Participants march through the streets during the LGBTQI+ Pride Parade in Nagpur.
Azhar Khan/NurPhoto via Getty Images
- Petitions seeking legal recognition of same-sex marriages in India were referred to a larger constitutional bench.
- This comes a day after the government said it opposed the marriages.
- A five-judge special constitutional bench will rule on the matter.
India’s top court on Monday referred petitions seeking legal recognition of same-sex marriages to a larger, constitutional bench next month, a day after the government said it opposed the unions.
LGBTQ rights in India have expanded in recent years and, if the current case is successful, the country would become only the second Asian jurisdiction after Taiwan to recognise same-sex unions.
On Sunday, the conservative government of Hindu nationalist Prime Minister Narendra Modi told the Supreme Court that it was against same-sex marriage and that any change was up to parliament, not the courts.
Its submission said that “any interference… would cause a complete havoc with the delicate balance of personal laws in the country and in accepted societal values”.
Living together as partners and having sexual relationship by same sex individuals… is not comparable with the Indian family unit concept of a husband, a wife and children.
The Supreme Court on Monday referred the case to a five-judge special constitutional bench.
It will determine whether recognition of same-sex marriage is valid under the constitution.
The next hearing is expected to take place on April 18, with the proceedings live-streamed, the court said.
“We remain very hopeful… We are very pleased that this matter has gone to a constitutional bench as we consider it to be an issue of fundamental and constitutional rights,” said Niharika Karanjawala, a lawyer representing one of the petitioners.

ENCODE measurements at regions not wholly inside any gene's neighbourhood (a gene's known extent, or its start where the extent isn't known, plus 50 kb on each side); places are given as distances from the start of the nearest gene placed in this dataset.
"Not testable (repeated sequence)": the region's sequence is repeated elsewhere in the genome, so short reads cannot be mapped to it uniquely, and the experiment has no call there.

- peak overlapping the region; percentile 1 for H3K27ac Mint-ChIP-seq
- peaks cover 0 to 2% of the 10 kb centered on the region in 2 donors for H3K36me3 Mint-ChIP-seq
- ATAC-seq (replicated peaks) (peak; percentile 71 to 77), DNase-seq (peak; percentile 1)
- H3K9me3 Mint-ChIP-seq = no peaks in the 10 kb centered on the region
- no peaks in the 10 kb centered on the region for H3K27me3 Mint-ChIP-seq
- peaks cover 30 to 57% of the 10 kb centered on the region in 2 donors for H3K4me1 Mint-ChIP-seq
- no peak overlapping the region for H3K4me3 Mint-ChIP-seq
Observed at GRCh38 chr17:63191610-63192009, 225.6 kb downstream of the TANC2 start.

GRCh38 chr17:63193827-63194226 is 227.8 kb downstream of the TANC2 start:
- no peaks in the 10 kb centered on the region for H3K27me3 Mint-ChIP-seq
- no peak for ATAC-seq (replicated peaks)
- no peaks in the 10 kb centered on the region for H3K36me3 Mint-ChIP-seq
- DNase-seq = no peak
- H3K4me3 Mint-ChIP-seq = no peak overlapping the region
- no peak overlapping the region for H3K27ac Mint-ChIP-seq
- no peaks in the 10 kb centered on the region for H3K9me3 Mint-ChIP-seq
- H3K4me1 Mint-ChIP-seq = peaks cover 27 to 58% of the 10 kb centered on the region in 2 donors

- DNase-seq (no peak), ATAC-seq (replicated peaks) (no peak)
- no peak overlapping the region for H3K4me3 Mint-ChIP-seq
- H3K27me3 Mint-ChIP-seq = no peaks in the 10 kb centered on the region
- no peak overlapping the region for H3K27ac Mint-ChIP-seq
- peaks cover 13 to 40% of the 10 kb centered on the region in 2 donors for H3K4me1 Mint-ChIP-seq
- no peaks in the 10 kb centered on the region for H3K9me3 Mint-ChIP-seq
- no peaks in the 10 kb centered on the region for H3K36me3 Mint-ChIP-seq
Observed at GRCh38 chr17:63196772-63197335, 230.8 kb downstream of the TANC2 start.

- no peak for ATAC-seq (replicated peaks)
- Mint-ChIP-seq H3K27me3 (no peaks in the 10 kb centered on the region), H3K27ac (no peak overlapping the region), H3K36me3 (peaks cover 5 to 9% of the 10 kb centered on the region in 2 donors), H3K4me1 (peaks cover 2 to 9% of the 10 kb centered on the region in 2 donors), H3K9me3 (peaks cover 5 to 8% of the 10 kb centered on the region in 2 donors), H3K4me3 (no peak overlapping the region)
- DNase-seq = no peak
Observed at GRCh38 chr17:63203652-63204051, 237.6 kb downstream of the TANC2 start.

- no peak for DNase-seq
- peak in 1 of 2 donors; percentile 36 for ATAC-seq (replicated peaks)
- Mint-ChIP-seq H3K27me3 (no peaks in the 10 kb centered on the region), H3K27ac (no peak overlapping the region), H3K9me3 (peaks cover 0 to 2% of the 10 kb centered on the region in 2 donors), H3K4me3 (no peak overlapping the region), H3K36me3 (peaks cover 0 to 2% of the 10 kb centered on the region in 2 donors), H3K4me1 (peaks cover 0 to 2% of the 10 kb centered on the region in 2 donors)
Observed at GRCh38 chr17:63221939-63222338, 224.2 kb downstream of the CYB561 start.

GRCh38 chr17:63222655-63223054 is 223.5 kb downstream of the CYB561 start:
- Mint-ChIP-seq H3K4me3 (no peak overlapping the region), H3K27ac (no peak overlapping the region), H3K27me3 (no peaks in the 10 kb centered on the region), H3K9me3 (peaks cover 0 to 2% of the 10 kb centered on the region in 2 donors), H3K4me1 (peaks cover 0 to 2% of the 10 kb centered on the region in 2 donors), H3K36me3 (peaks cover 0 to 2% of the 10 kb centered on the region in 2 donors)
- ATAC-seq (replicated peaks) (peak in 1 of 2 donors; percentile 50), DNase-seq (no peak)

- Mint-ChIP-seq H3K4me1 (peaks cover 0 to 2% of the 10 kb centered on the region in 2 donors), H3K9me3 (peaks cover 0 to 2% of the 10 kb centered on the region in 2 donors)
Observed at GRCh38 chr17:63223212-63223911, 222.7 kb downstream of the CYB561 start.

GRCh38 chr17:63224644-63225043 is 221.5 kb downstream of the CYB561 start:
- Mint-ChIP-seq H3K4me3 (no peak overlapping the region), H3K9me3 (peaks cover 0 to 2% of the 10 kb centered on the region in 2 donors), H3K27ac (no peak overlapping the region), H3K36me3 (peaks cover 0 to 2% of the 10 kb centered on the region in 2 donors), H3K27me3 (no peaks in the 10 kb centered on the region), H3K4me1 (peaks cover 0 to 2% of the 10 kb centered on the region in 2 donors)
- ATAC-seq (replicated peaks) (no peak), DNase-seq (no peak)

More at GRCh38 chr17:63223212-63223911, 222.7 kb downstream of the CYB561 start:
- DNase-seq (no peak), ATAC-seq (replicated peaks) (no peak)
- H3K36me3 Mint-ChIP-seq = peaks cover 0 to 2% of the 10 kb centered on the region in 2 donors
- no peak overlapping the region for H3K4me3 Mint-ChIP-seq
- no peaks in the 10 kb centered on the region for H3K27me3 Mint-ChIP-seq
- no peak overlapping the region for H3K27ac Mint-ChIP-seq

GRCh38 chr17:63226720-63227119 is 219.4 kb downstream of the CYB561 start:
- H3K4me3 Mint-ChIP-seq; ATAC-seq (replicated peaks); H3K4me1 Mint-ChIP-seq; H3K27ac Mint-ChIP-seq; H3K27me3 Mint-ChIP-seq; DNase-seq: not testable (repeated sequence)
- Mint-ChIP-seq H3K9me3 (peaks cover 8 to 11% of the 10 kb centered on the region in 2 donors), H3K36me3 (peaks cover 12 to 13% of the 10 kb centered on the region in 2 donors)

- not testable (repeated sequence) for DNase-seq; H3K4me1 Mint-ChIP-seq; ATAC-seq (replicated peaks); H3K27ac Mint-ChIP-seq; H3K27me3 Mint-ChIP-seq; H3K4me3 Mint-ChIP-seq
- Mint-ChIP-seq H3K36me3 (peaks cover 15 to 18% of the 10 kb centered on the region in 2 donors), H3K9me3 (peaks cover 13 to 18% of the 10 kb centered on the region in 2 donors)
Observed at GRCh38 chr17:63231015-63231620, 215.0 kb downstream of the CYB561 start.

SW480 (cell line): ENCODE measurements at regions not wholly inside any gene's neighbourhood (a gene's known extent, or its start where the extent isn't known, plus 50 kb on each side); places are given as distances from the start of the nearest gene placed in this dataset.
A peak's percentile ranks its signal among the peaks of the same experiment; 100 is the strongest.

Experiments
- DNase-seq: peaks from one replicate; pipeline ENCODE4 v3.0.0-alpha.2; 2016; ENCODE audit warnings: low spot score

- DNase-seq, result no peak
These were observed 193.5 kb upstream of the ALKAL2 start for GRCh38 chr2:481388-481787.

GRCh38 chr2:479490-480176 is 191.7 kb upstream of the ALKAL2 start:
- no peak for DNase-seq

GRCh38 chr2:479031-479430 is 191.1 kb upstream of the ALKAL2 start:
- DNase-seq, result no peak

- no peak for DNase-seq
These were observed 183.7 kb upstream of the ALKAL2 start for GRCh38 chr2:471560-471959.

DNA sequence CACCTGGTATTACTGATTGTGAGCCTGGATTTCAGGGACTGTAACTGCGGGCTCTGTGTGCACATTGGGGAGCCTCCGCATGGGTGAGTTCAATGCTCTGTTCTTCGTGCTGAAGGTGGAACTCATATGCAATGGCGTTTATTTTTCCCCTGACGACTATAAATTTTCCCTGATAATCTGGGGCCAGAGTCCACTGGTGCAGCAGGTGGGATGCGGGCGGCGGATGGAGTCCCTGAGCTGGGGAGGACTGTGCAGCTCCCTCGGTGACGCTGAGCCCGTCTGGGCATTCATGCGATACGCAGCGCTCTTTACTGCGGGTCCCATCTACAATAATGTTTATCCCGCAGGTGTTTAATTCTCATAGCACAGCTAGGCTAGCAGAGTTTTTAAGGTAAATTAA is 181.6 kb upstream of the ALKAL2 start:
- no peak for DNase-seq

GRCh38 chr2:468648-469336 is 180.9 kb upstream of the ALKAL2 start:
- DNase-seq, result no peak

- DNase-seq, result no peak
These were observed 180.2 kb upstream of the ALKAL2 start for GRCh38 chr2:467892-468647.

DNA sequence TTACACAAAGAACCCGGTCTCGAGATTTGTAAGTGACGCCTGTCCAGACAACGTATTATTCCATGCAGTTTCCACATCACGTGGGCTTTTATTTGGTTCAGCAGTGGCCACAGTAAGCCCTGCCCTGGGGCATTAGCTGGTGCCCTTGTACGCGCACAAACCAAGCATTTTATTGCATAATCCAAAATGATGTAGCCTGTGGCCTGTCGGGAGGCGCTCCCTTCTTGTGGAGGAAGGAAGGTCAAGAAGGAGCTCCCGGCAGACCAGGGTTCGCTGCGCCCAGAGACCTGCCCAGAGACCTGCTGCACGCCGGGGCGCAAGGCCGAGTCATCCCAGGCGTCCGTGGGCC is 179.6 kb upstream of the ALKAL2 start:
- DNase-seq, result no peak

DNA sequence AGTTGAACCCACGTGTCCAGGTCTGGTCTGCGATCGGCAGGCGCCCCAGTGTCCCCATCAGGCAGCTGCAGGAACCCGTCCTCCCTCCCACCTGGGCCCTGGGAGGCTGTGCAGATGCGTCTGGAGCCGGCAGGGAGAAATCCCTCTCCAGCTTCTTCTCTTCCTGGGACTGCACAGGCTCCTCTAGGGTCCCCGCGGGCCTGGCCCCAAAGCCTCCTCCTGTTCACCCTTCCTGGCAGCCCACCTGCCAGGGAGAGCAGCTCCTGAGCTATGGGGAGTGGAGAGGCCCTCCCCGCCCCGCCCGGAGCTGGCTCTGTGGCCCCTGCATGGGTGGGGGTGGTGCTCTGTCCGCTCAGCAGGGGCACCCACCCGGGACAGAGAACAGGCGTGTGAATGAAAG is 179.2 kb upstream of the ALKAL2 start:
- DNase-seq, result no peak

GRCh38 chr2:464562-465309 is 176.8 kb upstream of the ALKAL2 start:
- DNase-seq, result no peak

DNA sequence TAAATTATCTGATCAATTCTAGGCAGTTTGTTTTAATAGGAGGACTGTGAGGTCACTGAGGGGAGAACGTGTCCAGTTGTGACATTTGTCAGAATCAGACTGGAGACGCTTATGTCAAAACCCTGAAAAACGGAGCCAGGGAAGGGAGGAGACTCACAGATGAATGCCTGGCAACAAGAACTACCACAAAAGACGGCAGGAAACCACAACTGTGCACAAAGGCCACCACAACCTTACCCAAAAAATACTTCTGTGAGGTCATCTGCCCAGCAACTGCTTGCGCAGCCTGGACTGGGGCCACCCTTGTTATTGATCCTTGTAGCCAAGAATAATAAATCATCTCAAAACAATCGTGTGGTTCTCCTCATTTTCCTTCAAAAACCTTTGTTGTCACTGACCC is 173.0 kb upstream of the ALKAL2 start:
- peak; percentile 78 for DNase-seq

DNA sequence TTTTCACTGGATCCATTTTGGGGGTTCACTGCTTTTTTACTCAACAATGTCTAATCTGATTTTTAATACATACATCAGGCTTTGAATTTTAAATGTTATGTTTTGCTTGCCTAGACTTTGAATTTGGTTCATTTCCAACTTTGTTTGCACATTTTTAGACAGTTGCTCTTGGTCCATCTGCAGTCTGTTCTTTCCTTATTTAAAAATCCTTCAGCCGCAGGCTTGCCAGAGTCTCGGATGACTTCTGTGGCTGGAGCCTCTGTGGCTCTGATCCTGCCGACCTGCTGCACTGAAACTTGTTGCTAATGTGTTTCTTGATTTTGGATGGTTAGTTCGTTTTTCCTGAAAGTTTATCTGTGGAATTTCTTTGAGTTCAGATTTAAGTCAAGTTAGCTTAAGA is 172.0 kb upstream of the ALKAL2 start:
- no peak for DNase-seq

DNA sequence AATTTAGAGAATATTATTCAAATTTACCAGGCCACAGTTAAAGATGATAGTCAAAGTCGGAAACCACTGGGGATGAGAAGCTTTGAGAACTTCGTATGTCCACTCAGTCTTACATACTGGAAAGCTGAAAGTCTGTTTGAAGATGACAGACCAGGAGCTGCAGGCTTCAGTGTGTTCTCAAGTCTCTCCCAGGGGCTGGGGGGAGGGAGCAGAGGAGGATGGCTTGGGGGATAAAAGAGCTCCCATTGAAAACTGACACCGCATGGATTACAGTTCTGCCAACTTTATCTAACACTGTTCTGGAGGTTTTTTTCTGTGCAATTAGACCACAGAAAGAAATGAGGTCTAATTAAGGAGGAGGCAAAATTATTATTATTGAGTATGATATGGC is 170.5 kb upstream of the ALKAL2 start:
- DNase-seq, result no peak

In 2014, transgender people were given official recognition as a “third gender” and three years later India’s highest court recognised sexual orientation as protected under a fundamental right to privacy.
A landmark ruling in 2018 struck down a colonial-era law that banned gay sex, and last year the court ruled that unmarried partners or same-sex couples were entitled to welfare benefits.
But rights for the LGBTQ community remain a sensitive subject in largely conservative and deeply religious Indian society.
Activist Anjali Gopalan said:
What happened with the 2018 judgement is that homosexuality has been decriminalised. Which means the community… is no longer seen in the same bracket as criminals, murderers, thieves and all of that.
“However, no other rights have been granted to the community, for example, rights that we as citizens of this country take for granted and the most obvious one is the right to marry.”
Abhay Dang, one of the petitioners, told AFP this year that he and his partner were “just strangers” in the eyes of the law, despite having a wedding celebration in 2021.
“Whatever basket of rights marriage provides, which heterosexual couples completely take for granted, for us same-sex couples, we did not have those rights,” he said.